Lactoferrin is an iron-binding glycoprotein belonging to the transferrin family. It acts as a defense in host animals against microbes and viruses, since it has a broad spectrum of antimicrobial and antiviral activities. Lactoferrin has been shown to regulate the growth and differentiation of many types of cells. The results of recent studies indicate that lactoferrin is a potent regulator of dermal fibroblasts, and promotes cutaneous wound healing. The collagen gel contraction, a model of wound contraction during wound healing process, and migration of human fibroblasts were enhanced by lactoferrin. LRP-1 (LDL Receptor related Protein-1) acts as a signaling receptor for lactoferrin that mediate fibroblast response to lactoferrin by activating ERK/MAPK signaling pathway.In addition, lactoferrin promotes biosynthesis of extracellular matrix (ECM) component such as type-I collagen and hyaluronan. Hyaluronan is a major component of ECM in connective tissue and promotes wound healing. The promoting effect of lactoferrin on hyaluronan production was accompanied by promotion of HAS2 (hyaluronan synthase 2) expression. These observations suggest that lactoferrin promotes the wound healing by providing an ECM that promotes fibroblast migration.Lactoferrin is also known for its anti-inflammatory and immune modulating properties. According to recent in vivo study, lactoferrin promotes wound repair by promoting the early inflammatory phase of wound healing. Based on this, recombinant human lactoferrin was subsequently tested clinically in a Phase II trial in patients with diabetic ulcers and was found to be effective. Lactoferrin should be further evaluated in patients with diabetic and other types of ulcers.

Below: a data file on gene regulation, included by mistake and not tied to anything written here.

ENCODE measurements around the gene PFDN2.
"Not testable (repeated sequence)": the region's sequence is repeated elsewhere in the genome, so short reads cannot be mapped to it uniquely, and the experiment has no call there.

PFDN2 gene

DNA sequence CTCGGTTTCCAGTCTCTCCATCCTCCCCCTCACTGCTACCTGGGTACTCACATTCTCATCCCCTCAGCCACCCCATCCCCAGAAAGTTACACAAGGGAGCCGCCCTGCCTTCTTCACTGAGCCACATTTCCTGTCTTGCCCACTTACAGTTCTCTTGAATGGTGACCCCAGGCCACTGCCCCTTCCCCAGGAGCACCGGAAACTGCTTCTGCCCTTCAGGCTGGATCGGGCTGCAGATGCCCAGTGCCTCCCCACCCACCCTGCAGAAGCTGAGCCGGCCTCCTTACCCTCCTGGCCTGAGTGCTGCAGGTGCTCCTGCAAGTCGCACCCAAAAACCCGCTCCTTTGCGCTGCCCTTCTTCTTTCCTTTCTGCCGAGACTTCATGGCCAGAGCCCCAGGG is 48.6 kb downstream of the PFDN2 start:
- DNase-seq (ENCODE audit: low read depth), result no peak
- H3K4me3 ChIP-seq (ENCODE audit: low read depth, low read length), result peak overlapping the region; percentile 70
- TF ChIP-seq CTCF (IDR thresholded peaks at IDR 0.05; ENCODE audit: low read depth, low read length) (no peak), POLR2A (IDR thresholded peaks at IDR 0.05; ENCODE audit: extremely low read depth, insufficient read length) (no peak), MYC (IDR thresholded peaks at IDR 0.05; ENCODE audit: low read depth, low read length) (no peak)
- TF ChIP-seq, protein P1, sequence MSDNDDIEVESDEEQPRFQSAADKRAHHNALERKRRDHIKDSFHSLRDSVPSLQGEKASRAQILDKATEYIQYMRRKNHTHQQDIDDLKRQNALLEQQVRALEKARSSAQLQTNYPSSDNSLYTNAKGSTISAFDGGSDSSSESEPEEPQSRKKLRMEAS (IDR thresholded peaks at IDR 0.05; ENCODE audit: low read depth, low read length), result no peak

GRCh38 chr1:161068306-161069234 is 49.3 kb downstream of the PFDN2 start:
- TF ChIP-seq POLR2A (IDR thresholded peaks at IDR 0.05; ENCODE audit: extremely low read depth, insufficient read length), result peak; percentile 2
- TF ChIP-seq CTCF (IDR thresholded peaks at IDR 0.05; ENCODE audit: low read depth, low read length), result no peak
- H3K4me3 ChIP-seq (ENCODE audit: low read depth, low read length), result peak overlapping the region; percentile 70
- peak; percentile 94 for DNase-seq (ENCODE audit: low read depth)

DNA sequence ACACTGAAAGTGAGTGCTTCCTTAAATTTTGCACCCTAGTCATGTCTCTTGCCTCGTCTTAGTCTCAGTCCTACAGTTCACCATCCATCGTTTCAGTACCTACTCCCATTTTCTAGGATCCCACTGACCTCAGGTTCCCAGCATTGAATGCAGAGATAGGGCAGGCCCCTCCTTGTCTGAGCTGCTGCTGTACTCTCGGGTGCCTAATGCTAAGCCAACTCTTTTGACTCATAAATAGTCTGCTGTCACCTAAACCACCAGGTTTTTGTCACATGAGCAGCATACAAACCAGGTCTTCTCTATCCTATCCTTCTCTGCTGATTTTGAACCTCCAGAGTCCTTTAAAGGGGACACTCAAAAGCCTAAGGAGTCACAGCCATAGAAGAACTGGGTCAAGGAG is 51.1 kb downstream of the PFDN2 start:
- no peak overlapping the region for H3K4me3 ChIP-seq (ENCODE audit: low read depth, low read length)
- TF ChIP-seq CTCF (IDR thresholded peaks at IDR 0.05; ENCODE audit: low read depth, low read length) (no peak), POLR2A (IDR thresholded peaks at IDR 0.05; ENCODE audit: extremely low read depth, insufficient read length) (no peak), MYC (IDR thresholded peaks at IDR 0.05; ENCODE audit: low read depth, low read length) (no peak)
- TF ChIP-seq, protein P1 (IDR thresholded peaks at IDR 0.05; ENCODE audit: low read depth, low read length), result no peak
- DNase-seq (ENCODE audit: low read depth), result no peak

- Science, Medical
- Life Sciences / Biochemistry, Physiology
- December 28, 2011
- October 25, 2011
- Yoshiharu Takayama